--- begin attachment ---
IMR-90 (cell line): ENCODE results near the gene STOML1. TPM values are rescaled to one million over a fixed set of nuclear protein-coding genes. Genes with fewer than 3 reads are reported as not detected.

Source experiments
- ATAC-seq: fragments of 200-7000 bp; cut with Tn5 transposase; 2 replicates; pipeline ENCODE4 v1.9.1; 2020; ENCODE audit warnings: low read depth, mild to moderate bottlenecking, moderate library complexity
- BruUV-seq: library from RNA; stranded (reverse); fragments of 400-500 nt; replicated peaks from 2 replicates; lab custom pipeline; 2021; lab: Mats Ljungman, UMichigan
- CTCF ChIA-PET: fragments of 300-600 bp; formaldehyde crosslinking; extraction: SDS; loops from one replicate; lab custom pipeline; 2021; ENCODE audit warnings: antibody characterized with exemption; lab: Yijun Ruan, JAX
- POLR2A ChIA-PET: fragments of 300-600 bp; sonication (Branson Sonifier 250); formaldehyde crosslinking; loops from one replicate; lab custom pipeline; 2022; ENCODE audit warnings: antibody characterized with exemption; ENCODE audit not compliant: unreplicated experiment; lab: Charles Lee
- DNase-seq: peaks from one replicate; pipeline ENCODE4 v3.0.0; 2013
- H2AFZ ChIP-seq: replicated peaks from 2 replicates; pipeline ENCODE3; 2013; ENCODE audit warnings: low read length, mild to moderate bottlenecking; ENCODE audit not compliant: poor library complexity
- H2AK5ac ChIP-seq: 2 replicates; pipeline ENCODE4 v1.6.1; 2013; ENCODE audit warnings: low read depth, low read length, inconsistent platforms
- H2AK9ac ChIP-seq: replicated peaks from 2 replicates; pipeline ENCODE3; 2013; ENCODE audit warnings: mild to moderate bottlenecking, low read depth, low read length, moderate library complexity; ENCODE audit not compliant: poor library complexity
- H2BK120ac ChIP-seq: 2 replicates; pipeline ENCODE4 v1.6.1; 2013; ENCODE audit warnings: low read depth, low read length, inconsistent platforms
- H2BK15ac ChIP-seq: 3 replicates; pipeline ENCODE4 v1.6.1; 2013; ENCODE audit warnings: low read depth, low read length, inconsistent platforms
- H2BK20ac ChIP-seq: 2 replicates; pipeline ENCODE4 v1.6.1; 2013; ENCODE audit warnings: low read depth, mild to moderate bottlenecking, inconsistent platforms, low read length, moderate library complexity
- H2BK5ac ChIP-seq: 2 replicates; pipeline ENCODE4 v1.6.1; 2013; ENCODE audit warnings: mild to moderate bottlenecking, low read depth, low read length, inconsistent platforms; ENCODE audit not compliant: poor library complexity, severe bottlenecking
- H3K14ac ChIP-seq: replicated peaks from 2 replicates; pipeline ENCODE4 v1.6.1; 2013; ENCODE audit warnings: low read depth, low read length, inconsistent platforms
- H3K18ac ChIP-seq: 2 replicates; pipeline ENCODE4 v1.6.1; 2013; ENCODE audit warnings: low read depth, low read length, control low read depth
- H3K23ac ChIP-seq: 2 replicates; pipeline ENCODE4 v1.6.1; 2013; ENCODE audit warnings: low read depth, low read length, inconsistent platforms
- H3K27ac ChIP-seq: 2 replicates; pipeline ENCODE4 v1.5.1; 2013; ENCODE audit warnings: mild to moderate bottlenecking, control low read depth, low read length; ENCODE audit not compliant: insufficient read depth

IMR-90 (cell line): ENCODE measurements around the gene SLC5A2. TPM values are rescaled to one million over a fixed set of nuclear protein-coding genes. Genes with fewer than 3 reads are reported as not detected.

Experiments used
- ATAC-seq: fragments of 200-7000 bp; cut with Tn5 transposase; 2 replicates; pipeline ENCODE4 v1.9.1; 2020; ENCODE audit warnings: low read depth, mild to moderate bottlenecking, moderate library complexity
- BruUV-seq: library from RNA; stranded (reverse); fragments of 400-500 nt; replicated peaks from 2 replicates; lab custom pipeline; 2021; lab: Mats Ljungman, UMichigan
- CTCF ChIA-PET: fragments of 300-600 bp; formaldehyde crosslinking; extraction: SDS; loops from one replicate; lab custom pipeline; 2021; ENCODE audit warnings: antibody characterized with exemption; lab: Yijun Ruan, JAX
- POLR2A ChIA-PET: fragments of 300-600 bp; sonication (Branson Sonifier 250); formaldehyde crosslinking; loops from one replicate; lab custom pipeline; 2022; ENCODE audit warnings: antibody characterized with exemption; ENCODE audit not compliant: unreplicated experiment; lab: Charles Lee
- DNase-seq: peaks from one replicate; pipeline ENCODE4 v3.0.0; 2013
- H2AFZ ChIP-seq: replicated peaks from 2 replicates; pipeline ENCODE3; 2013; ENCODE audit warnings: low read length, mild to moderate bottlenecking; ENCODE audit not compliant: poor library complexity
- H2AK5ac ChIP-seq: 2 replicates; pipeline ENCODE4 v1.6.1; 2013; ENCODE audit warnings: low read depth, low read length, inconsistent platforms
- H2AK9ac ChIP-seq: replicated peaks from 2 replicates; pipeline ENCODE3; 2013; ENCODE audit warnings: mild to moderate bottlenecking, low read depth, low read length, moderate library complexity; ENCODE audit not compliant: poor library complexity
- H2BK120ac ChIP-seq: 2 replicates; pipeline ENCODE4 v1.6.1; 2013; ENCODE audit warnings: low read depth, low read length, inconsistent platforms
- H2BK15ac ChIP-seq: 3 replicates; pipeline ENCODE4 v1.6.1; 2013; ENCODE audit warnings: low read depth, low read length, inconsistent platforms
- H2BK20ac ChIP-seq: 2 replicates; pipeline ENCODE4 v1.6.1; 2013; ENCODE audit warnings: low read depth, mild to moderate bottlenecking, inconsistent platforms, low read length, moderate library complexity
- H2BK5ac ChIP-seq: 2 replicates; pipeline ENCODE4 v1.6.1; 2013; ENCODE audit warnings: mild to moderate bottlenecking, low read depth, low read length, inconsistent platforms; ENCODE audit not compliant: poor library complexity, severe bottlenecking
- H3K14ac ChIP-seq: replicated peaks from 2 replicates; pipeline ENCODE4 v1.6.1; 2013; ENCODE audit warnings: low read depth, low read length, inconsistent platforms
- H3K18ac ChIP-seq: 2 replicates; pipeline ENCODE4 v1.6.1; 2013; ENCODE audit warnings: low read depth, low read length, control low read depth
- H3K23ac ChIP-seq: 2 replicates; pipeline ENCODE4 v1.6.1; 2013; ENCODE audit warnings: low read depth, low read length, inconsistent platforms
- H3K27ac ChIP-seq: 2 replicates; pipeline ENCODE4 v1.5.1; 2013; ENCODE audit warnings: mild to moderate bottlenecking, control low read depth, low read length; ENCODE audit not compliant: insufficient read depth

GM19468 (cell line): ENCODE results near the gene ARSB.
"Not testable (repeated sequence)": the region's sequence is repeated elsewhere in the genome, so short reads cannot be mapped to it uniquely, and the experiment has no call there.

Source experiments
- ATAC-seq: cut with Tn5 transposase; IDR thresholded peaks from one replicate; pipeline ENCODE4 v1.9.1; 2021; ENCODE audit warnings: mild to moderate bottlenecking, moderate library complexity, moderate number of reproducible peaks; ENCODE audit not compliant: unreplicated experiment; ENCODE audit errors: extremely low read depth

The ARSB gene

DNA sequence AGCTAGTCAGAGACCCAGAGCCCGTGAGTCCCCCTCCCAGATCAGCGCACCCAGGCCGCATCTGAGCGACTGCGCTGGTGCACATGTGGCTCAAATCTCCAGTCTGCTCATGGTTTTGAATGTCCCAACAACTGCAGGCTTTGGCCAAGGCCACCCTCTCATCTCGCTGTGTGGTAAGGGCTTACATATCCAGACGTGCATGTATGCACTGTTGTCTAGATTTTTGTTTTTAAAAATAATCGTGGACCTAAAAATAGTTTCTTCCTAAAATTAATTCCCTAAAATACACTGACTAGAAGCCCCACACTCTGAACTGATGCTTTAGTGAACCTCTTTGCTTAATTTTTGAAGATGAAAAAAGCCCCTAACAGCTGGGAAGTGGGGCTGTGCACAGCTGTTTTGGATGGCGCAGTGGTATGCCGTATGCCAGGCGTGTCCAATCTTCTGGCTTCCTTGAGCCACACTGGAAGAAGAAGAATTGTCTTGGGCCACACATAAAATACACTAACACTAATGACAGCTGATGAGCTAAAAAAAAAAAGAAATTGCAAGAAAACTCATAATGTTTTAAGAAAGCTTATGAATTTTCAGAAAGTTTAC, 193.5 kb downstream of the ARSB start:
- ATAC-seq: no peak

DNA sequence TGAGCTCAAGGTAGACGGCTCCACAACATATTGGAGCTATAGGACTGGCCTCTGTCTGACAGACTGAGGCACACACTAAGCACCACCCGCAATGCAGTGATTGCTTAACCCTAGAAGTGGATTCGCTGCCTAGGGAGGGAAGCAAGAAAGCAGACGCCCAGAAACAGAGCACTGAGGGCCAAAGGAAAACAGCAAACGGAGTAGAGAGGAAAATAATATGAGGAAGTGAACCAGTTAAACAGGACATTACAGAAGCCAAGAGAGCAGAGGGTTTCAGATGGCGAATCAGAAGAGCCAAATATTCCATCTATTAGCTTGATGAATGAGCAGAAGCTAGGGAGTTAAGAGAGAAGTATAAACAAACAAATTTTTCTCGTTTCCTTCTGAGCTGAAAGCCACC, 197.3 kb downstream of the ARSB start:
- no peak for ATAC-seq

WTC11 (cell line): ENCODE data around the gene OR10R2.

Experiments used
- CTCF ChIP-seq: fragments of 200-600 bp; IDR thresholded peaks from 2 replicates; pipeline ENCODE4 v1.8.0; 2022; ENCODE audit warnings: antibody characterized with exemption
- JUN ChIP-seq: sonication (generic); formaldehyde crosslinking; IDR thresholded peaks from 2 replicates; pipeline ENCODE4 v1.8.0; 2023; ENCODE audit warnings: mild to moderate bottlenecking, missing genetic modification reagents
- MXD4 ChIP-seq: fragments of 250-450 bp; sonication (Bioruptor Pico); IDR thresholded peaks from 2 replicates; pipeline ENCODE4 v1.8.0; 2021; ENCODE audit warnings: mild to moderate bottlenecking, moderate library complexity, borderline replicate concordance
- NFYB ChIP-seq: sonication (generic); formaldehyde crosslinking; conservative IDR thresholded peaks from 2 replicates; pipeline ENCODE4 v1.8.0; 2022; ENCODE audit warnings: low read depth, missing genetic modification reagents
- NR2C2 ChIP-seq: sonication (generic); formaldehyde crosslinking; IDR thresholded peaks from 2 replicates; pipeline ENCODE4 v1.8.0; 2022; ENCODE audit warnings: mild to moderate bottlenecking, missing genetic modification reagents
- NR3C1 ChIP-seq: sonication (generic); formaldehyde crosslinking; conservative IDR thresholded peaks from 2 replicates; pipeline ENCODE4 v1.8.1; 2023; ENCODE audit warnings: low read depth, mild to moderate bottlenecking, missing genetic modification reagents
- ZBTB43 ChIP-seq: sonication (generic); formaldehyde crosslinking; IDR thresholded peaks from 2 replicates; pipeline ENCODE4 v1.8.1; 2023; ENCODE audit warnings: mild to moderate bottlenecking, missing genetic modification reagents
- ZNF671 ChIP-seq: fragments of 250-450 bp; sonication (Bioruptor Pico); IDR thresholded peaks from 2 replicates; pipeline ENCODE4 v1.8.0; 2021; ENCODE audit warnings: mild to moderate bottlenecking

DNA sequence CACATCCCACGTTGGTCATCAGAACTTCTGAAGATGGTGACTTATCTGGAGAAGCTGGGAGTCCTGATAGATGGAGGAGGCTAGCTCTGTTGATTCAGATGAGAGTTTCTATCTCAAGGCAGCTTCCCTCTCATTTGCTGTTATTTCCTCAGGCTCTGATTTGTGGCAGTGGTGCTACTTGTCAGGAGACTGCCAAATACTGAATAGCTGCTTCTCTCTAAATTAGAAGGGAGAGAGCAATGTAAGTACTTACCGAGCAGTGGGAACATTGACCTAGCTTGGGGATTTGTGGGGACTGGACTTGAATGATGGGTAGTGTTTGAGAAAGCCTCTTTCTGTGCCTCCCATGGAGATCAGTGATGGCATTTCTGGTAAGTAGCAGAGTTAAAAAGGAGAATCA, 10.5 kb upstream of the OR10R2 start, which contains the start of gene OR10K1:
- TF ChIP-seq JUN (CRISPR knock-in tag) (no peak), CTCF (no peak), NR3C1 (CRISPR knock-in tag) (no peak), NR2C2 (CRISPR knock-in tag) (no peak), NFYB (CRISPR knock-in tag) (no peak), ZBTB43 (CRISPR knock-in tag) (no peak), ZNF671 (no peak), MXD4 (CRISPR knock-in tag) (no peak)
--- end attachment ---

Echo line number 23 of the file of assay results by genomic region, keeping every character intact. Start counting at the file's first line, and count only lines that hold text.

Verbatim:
- CTCF ChIA-PET: fragments of 300-600 bp; formaldehyde crosslinking; extraction: SDS; loops from one replicate; lab custom pipeline; 2021; ENCODE audit warnings: antibody characterized with exemption; lab: Yijun Ruan, JAX